Process of pouring molten metal into a mold.When the metal solidifies, the result is a casting, a metal object conforming to that shape. Multitudinous metal objects are molded at some point during their manufacture. Modern foundries capable of large-scale production are characterized by a high degree of mechanization, automation, and robotics; microprocessors accurately control the automated systems. Advances in chemical binders have resulted in stronger molds and cores and in more accurate castings. Accuracy and purity are increased in vacuum conditions, and further advances are expected from zero-gravity casting in space.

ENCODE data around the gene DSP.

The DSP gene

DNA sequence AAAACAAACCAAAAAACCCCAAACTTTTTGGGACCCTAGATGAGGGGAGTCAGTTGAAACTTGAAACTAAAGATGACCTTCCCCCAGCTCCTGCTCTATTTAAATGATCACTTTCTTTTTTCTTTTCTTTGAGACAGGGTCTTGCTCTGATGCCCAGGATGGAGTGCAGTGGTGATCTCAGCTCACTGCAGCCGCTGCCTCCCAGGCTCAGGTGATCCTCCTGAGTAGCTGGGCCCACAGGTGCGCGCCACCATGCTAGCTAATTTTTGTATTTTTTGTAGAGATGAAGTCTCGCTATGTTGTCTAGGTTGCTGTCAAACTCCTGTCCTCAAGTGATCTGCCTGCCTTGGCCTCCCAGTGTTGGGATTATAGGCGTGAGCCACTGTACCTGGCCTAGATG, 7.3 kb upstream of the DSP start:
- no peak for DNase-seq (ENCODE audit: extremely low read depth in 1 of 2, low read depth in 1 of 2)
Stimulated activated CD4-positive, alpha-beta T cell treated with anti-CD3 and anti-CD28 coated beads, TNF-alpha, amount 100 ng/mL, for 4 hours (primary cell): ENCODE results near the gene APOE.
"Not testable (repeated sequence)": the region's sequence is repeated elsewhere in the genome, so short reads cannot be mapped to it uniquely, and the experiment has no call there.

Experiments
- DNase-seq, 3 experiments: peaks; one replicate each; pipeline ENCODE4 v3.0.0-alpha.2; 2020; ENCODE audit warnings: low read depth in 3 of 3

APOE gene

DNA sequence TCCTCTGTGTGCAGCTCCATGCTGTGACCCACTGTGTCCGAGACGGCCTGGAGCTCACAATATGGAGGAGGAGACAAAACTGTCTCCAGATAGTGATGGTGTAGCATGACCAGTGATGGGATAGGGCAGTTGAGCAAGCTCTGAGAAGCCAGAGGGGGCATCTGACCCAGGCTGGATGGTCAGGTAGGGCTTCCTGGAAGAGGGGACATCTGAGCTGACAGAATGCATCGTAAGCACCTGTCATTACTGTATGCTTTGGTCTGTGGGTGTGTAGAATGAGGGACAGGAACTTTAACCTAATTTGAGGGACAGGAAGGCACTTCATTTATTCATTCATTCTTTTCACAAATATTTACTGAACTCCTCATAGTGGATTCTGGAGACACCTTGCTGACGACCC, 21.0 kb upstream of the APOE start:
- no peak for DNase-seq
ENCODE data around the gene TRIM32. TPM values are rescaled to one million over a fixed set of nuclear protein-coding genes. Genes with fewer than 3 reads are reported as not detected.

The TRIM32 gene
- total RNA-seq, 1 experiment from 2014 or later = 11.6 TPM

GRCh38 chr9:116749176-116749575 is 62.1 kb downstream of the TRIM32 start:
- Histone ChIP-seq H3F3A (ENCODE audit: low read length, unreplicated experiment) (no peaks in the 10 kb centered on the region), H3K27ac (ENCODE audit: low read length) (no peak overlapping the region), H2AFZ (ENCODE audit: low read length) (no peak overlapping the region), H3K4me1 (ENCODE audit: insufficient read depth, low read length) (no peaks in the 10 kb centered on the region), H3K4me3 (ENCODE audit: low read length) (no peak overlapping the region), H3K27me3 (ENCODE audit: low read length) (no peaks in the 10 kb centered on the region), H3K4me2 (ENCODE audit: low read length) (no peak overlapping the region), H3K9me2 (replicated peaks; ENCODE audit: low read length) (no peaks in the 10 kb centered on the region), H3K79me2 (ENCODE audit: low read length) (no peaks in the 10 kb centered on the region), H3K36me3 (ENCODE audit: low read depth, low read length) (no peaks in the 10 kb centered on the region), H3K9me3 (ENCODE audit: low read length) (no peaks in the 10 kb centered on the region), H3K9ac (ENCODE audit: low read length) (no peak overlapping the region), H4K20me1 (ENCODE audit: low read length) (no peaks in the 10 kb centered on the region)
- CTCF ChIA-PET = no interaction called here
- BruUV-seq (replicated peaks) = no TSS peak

* * *the process of pouring molten metal into a cavity that has been molded (mold) according to a pattern of the desired shape. When the metal solidifies, the result is a casting—a metal object conforming to that shape. A great variety of metal objects are so molded at some point during their manufacture.The most common type of mold is made of sand and clay; (clay) ceramics, sand with cement, metals, and other materials are also used for molds. These materials are packed over the face of the pattern (usually made of wood, metal, or resin) that forms the cavity into which the molten metal is to be poured. The pattern is removed from the mold when its shape is able to be retained by the mold material. Molds are usually constructed in two halves, and the two halves are joined together once the pattern has been removed from them. Pins and bushings permit precise joining of the two halves, which together are enclosed in a mold box. The metal is then poured into the mold through special gates and is distributed by runners to different areas of the casting. The mold must be strong enough to resist the pressure of the molten metal and sufficiently permeable to permit the escape of air and other gases from the mold cavity; otherwise, they would remain as holes in the casting. The mold material must also resist fusion with the molten metal, and the sand at the mold surface must be closely packed to give a smooth casting surface.The making of patterns for foundries requires care and skill. Patterns are uniformly larger than the desired casting in order to compensate for shrinkage during drops of temperature and the liquid-to-solid phase change. Polystyrene foam patterns remain in the mold and evaporate upon contact with the poured metal; wax patterns are melted out of the mold prior to the pouring of the molten metal. Metal molds are used in that type of founding known as die-casting (q.v.). Often a hollow space is desired within the casting; in this case a core of fine sand is placed in one of the mold halves. Core boxes made of wood, metal, or resin are also used in this regard.Modern foundries capable of large-scale production are characterized by a high degree of mechanization, automation, and robotics, and microprocessors allow for the accurate control of automated systems. Advances in chemical binders have resulted in stronger molds and cores and more accurate castings. Accuracy and purity are increased in vacuum conditions, and further advances are expected from zero-gravity casting in space.
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